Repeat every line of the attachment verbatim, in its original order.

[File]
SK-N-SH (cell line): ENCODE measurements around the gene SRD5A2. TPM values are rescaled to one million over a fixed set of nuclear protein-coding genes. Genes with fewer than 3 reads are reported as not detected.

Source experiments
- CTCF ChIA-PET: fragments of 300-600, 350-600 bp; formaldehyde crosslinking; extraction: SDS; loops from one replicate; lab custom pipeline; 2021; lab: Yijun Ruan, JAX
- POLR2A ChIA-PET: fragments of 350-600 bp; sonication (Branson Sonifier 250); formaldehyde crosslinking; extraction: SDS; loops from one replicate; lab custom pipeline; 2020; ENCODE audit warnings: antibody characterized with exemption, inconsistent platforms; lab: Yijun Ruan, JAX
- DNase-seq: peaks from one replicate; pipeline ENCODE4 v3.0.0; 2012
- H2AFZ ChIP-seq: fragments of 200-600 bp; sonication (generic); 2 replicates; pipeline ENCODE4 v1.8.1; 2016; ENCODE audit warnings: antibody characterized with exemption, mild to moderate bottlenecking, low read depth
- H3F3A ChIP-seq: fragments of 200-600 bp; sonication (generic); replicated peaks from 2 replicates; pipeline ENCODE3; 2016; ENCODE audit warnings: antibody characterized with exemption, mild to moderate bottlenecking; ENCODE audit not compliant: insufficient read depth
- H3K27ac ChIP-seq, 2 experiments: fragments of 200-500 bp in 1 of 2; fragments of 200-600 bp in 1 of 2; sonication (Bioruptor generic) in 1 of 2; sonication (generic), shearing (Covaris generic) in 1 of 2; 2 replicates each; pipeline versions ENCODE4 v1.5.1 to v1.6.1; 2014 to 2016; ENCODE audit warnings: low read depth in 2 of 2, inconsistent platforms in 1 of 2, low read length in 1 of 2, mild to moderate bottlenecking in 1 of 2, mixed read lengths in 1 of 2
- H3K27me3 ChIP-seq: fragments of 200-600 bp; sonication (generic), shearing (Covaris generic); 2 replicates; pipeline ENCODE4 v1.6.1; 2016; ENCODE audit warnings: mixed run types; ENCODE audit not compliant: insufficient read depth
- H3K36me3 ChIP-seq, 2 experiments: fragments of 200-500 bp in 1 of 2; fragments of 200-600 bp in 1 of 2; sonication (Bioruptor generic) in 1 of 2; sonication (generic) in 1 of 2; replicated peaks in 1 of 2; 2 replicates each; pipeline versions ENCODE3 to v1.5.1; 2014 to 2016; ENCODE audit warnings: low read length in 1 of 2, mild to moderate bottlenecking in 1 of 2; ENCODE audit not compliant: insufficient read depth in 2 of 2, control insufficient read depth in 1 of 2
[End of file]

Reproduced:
SK-N-SH (cell line): ENCODE measurements around the gene SRD5A2. TPM values are rescaled to one million over a fixed set of nuclear protein-coding genes. Genes with fewer than 3 reads are reported as not detected.

Source experiments
- CTCF ChIA-PET: fragments of 300-600, 350-600 bp; formaldehyde crosslinking; extraction: SDS; loops from one replicate; lab custom pipeline; 2021; lab: Yijun Ruan, JAX
- POLR2A ChIA-PET: fragments of 350-600 bp; sonication (Branson Sonifier 250); formaldehyde crosslinking; extraction: SDS; loops from one replicate; lab custom pipeline; 2020; ENCODE audit warnings: antibody characterized with exemption, inconsistent platforms; lab: Yijun Ruan, JAX
- DNase-seq: peaks from one replicate; pipeline ENCODE4 v3.0.0; 2012
- H2AFZ ChIP-seq: fragments of 200-600 bp; sonication (generic); 2 replicates; pipeline ENCODE4 v1.8.1; 2016; ENCODE audit warnings: antibody characterized with exemption, mild to moderate bottlenecking, low read depth
- H3F3A ChIP-seq: fragments of 200-600 bp; sonication (generic); replicated peaks from 2 replicates; pipeline ENCODE3; 2016; ENCODE audit warnings: antibody characterized with exemption, mild to moderate bottlenecking; ENCODE audit not compliant: insufficient read depth
- H3K27ac ChIP-seq, 2 experiments: fragments of 200-500 bp in 1 of 2; fragments of 200-600 bp in 1 of 2; sonication (Bioruptor generic) in 1 of 2; sonication (generic), shearing (Covaris generic) in 1 of 2; 2 replicates each; pipeline versions ENCODE4 v1.5.1 to v1.6.1; 2014 to 2016; ENCODE audit warnings: low read depth in 2 of 2, inconsistent platforms in 1 of 2, low read length in 1 of 2, mild to moderate bottlenecking in 1 of 2, mixed read lengths in 1 of 2
- H3K27me3 ChIP-seq: fragments of 200-600 bp; sonication (generic), shearing (Covaris generic); 2 replicates; pipeline ENCODE4 v1.6.1; 2016; ENCODE audit warnings: mixed run types; ENCODE audit not compliant: insufficient read depth
- H3K36me3 ChIP-seq, 2 experiments: fragments of 200-500 bp in 1 of 2; fragments of 200-600 bp in 1 of 2; sonication (Bioruptor generic) in 1 of 2; sonication (generic) in 1 of 2; replicated peaks in 1 of 2; 2 replicates each; pipeline versions ENCODE3 to v1.5.1; 2014 to 2016; ENCODE audit warnings: low read length in 1 of 2, mild to moderate bottlenecking in 1 of 2; ENCODE audit not compliant: insufficient read depth in 2 of 2, control insufficient read depth in 1 of 2